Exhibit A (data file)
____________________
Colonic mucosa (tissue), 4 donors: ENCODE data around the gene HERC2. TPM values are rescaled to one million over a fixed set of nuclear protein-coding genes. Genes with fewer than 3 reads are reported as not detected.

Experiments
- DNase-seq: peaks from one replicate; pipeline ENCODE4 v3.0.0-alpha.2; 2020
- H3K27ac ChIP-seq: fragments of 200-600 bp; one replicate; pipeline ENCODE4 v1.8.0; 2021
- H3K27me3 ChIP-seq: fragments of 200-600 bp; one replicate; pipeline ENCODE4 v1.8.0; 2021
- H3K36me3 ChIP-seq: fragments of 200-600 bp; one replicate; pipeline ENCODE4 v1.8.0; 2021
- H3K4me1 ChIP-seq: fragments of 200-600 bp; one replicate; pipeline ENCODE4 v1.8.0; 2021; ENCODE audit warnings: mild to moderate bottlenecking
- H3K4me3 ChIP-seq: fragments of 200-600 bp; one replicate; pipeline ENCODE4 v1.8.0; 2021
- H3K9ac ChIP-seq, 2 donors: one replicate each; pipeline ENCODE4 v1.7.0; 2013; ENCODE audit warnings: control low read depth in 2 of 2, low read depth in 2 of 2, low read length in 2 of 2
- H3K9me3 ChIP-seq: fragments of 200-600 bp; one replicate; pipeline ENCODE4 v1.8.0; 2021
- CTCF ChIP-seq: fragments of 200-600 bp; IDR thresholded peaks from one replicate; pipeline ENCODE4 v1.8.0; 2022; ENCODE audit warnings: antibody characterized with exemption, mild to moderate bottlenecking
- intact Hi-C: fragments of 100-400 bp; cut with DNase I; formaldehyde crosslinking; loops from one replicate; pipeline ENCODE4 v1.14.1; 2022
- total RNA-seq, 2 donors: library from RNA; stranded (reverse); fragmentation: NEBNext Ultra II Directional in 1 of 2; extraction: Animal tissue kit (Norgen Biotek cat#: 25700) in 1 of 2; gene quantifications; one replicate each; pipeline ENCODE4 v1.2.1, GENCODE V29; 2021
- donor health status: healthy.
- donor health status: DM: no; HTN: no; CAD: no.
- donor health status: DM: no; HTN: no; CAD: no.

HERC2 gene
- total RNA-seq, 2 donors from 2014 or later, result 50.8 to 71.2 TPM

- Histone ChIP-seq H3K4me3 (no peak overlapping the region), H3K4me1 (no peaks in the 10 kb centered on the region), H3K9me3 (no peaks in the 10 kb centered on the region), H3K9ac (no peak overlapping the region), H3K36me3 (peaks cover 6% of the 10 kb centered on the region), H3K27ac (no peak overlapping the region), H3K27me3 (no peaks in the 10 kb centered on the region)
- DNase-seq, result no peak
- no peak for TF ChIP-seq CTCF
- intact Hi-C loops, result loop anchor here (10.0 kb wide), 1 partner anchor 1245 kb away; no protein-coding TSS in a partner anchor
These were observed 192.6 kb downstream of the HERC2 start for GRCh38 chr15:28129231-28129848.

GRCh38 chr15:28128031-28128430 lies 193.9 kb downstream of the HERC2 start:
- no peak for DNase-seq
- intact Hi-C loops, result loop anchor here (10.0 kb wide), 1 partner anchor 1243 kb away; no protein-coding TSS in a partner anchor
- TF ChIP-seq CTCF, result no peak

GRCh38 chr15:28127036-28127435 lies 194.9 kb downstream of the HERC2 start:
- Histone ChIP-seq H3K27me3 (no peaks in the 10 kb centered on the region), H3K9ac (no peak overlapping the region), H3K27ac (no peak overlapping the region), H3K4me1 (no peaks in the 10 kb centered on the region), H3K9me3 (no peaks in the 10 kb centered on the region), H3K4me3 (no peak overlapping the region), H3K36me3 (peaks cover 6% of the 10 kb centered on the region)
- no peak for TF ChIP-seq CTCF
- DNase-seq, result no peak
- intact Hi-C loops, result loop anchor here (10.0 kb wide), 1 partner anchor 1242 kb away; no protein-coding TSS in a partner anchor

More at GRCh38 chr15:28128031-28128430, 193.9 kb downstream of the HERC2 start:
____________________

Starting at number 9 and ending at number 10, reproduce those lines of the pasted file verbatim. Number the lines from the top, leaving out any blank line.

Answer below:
- H3K9ac ChIP-seq, 2 donors: one replicate each; pipeline ENCODE4 v1.7.0; 2013; ENCODE audit warnings: control low read depth in 2 of 2, low read depth in 2 of 2, low read length in 2 of 2
- H3K9me3 ChIP-seq: fragments of 200-600 bp; one replicate; pipeline ENCODE4 v1.8.0; 2021